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Imagining Financial Utopia

James Anderson - September 2017

I am not trying to sell you any shares or market any investment product. I have a larger aim. I want to argue for a complete retooling of our investment industry. I apologise for this naive ambition. We've grown too used to the mentality that finance should be measured by its own metrics: outperforming indices and competitors; protecting us from strangely defined risks; meeting even more strangely defined regulatory liabilities and last - but frequently far from least - making a lot of money for ourselves. In the classic words of the past, the customers' yachts are still rather rare.

But shouldn't the role of fund management be judged by higher standards? Might it not be that our failings go beyond self-obsession and greed to playing a major part in the stagnation of modern capitalism? We are tasked with guiding and overseeing the capital allocation of most of the world. If growth and productivity perennially disappoint, if innovation is too often confined to a new app, perhaps the problem lies with us and our preoccupation with safety. That this has not even prevented outbreaks of disastrous financial instability at regular intervals appears an irony of little apparent concern. Perhaps the rise in institutional fund management has been a central, problematic and underestimated element in the decay of entrepreneurial ambition. Putting your hard won savings into recycling current government debt with minimal, zero or even negative interest rates is unlikely to create wealth any more or less than instructing companies to restrain investment for the sake of certain cash generation and supposedly predictable dividends.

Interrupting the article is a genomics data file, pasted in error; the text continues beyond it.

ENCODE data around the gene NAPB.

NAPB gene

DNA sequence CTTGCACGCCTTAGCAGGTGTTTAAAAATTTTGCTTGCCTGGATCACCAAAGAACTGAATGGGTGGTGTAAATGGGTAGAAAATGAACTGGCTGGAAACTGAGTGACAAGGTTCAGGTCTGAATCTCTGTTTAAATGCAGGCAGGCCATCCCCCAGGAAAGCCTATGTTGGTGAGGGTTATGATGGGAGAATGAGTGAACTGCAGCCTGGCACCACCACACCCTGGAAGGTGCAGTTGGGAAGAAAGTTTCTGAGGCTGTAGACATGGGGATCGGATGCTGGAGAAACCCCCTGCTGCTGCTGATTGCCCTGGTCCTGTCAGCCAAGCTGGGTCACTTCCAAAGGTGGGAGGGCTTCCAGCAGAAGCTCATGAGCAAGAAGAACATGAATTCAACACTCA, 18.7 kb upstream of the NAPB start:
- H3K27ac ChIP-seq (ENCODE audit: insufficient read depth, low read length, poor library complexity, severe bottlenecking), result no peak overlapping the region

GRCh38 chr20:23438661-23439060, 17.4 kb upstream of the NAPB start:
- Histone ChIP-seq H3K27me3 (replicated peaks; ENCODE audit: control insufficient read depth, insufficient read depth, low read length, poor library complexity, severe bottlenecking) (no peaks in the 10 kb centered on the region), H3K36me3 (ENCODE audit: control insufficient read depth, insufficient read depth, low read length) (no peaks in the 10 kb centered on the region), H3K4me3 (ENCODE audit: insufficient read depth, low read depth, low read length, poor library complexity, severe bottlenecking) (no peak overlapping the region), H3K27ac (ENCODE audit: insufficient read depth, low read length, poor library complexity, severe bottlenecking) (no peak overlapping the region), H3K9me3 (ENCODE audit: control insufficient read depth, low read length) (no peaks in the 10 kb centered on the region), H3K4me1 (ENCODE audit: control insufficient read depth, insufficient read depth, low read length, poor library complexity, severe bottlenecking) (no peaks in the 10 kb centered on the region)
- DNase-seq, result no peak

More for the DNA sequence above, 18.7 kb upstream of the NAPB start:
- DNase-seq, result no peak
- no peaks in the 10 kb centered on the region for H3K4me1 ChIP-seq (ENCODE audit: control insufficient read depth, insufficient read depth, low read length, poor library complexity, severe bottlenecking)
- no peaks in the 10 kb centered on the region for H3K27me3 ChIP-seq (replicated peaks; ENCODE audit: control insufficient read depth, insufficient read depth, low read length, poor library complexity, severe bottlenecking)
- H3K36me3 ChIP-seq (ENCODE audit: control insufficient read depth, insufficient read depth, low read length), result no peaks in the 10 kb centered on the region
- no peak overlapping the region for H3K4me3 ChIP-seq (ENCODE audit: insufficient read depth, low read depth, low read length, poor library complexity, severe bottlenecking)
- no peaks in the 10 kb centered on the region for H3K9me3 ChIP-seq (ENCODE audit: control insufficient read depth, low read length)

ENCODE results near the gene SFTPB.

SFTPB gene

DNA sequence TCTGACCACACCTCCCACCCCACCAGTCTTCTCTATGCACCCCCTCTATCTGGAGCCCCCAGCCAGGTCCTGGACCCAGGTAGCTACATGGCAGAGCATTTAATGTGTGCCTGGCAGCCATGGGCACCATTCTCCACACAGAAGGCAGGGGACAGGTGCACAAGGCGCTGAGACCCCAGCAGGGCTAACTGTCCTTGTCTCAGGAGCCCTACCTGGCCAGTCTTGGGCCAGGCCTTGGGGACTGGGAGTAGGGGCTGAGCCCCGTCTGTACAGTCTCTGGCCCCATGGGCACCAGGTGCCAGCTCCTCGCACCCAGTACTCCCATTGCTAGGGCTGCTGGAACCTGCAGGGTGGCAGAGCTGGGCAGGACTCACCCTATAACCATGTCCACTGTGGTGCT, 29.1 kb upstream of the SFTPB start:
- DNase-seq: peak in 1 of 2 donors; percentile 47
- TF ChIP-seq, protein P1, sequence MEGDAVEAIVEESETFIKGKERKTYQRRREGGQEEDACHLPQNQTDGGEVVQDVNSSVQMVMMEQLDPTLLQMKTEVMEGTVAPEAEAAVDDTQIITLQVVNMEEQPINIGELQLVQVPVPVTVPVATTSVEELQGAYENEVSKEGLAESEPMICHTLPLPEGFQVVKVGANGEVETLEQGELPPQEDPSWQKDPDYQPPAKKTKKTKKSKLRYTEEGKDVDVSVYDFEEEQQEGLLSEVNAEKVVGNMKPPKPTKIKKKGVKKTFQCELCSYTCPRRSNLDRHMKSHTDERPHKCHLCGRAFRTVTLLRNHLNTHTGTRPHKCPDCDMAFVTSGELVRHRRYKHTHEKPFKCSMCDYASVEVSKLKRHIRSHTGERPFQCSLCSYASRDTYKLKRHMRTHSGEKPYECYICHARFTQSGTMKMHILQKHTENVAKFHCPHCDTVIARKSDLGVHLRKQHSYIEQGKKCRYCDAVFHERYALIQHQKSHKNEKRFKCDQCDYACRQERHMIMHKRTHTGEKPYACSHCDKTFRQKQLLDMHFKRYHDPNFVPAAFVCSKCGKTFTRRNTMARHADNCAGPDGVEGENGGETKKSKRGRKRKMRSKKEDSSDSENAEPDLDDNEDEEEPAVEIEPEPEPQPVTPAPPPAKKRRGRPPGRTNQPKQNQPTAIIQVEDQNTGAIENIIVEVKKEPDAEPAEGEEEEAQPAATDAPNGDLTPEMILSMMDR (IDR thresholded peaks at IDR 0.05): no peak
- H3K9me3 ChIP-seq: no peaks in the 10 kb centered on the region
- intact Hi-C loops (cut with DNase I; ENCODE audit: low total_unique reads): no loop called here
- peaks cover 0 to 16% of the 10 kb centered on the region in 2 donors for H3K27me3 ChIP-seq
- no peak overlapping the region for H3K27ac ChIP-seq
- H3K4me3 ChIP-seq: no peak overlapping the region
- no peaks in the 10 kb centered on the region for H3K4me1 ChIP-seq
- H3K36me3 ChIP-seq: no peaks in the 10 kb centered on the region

Perhaps the rise in institutional fund management has been a central, problematic and underestimated element in the decay of entrepreneurial ambition.

How many companies of size and weight that are prepared to invent the future can any of us identify in the world? How many of these, in turn, are prepared to sacrifice immediate earnings to invest in their dreams - let alone ask for fresh capital to fund their visions? But isn't this the point of equity investing? From epochal Dutch commercial exploration onwards such was the idea. But now?

The clearest exception in our era of truncated ambition is Elon Musk. He ventures into worlds beyond the limit of common abilities and understanding. He commits extraordinary quantities of energy, intellect but also capital to his many projects. As a large shareholder in Tesla it would give us enormous satisfaction should this translate into electric vehicles and solar energy replacing the internal combustion engine and fossil fuels, and autonomous cars saving millions of lives. Yet we've never made an investment for which we've received such criticism. From the generous sharing by hedge funds of their detailed rationales for their hostility (at times Tesla's aggregate short ratio has been 40% of the outstanding capital), to kind emails telling us that we will be central exhibits in the mutual fund hall of shame, it's been an interesting journey. Can Tesla fail? Of course - is there any equity investment that is worthwhile (or indeed credible) that cannot? But equally, can it improve the world and continue to multiply the wealth of our clients several times over? Of course.